If you would like a catalogue of available Marc Chagall works please enter your details here
“In our life there is a single colour, as on an artist’s palette, which provides the meaning of life and art. It is the colour of love.” Marc Chagall.
Marc Chagall was a Russian-born painter, printmaker and designer, now acknowledged as one of the great figurative artists of the twentieth century. Chagall’s dreamlike subject matter, produced in rich colours and a fluent, painterly style, has been described as a hybrid of Cubism, Expressionism, Abstraction, Fauvism and Symbolism. In turn, his supernatural subjects are believed to have significantly influenced the Surrealists.
Marc Chagall was born in 1887 in what is now Belarus to a Hasidic Jewish family. Immersed in Jewish culture and iconography at an early age, Judaic traditions and folklore are evident in his art.
Chagall’s trademark motifs included huge bouquets, melancholy clowns, flying lovers, fantastic animals, biblical prophets and fiddlers on a roof. Whimsical figurative elements, often pictured upside down, are placed on the canvas in an arbitrary fashion, producing an effect that sometimes resembles a film montage. These visual metaphors, based on emotional and poetic associations rather than logic, helped to make him one of the most popular major innovators of the 20th-century School of Paris.
After studying in St. Petersburg, he moved to Paris, where he met other notable artists such as Apollinaire, Delaunay, Leger, Modigliani and Lhote. There he encountered art movements including Fauvism and Cubism and developed his unique style. While he was actively engaged in the Parisian artistic community, Chagall considered art to be a means of personal expression, and preferred to be considered apart from other artists.
Marc Chagall’s art featured in a successful solo show in Berlin in 1914, but when visiting Russia during the same year, the artist was prevented from returning to Paris due to the outbreak of World War I. Finally leaving in 1922, Chagall spent the next two decades in Europe, primarily in Paris, before fleeing to America at the onset of World War II. He eventually returned to France in 1948, where he stayed until his death in 1985.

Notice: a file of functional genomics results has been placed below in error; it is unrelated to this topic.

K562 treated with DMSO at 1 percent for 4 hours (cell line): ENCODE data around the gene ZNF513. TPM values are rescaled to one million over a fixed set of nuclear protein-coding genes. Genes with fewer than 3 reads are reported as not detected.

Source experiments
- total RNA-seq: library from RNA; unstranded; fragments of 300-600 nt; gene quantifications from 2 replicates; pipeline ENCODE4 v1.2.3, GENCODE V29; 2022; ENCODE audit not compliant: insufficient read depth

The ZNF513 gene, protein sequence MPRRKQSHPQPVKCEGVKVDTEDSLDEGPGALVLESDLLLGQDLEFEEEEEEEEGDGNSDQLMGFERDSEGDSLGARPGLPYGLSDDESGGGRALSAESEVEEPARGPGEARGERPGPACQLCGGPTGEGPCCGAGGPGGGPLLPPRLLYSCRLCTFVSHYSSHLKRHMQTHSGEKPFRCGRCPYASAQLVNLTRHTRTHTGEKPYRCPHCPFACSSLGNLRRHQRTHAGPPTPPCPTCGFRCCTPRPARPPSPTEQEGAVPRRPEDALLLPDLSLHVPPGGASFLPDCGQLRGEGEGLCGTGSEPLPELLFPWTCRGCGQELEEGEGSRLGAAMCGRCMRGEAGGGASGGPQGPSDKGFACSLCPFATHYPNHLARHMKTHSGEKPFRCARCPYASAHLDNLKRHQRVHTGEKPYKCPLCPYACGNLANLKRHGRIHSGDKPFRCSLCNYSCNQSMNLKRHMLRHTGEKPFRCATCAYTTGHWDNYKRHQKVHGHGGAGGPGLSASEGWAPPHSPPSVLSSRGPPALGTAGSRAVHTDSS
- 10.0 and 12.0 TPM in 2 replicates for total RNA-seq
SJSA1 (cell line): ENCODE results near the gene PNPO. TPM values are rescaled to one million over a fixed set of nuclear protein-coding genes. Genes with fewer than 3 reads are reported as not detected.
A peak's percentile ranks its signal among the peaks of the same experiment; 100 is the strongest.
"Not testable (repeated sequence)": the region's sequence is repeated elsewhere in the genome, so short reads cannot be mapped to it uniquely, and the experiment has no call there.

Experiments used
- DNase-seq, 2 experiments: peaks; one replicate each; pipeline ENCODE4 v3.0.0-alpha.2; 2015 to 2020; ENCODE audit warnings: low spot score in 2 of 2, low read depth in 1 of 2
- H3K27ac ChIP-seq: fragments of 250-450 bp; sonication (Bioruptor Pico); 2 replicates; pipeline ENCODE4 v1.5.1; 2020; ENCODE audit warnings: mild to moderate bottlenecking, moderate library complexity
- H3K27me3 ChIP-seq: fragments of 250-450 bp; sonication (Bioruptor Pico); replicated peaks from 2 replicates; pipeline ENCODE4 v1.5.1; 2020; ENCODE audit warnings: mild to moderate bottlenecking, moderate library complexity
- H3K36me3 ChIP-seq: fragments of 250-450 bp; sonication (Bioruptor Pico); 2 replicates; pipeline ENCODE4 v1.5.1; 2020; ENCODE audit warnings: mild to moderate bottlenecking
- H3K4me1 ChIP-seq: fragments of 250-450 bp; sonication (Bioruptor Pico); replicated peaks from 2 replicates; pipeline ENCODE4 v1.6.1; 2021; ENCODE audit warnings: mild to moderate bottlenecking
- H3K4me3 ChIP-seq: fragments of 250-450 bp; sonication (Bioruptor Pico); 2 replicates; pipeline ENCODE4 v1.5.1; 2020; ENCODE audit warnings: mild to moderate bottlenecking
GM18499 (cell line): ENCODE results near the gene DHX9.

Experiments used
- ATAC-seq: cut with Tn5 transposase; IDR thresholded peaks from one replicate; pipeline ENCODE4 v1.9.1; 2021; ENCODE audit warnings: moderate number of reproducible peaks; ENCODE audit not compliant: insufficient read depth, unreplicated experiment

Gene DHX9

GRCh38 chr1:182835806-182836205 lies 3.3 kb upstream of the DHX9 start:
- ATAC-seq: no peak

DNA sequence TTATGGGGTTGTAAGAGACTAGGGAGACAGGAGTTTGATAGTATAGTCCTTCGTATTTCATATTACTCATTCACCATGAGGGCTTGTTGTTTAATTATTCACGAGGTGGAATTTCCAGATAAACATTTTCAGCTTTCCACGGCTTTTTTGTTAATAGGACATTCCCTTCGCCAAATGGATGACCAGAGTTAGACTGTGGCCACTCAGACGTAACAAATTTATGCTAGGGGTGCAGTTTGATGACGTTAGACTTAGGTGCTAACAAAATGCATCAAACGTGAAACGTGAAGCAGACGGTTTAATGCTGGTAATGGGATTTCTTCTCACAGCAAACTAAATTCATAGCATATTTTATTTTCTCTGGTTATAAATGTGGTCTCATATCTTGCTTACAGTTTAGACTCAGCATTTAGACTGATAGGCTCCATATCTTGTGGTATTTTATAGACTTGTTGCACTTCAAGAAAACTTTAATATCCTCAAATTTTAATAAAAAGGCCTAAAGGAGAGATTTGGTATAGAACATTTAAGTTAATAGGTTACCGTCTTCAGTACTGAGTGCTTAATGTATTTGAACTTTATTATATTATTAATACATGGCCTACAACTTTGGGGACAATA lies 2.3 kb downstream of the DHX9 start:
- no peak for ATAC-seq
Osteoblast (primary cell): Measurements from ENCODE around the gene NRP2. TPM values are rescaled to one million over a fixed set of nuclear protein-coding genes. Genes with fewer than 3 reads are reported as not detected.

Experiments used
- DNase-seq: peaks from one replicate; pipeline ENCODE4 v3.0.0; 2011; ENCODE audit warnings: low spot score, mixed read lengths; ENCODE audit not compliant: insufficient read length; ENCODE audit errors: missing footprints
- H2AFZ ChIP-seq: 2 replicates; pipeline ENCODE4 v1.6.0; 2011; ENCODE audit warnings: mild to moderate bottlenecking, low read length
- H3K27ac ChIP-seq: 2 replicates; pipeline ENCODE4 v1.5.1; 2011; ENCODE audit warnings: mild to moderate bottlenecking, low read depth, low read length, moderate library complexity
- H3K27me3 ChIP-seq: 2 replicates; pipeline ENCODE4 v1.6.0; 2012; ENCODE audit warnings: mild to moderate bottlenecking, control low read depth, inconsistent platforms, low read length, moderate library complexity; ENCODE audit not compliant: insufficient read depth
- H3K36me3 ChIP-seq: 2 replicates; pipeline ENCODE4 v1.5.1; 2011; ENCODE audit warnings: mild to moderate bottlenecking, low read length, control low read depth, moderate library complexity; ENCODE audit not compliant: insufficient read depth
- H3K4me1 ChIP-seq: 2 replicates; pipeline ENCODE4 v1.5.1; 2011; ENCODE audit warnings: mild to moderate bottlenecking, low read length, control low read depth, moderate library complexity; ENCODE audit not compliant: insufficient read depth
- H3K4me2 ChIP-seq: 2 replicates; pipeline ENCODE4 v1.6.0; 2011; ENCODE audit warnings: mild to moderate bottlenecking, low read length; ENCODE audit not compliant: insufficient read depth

Just as his prolific career followed him across Europe and the US, Chagall’s experiences influenced his work. Hitler’s rise to power and the death of his wife Bella both became recurring pictorial motifs in his work, showing the impact of national and personal tragedies.
In 1923, Chagall began his career as a printmaker when Paris art dealer and publisher Ambroise Vollard commissioned a series of etchings to illustrate Nikolay Gogol’s novel ‘Dead Souls.’ He went on to produce an edition of French poet Jean de La Fontaine’s ‘Fables’, a series of etchings illustrating the Bible, and several smaller collections of engravings, single plates, coloured lithographs and monotypes.
Marc Chagall had a long and prolific career, completing many large public projects. In addition to painting, Chagall was also noted for his work in book illustrations and theatre design. In the 1950s, he expanded these artistic mediums further to include ceramics, stone sculpture, mosaics and tapestries.
In the late 1950s Chagall mastered the art of stained glass and his stained glass windows are commonly considered to be some of the strongest work produced towards the end of his career; the medium’s brilliant colours perfectly suited to his magical imagery. Public commissions included windows for the Hadassah Synagogue near Jerusalem, the United Nations and several cathedrals in Europe. He also worked on various sets for plays and ballets outside of Russia, completing a number of projects for the Paris Opera and the New York Metropolitan Opera.
His art has been exhibited in galleries and museums throughout the world, including the Louvre and Petit Palais in Paris; the Museum of Modern Art in New York and the Art Institute of Chicago. Today, his works are held in the Tate Gallery in London, the Tel Aviv Museum of Art and the Albertina in Vienna, amongst others.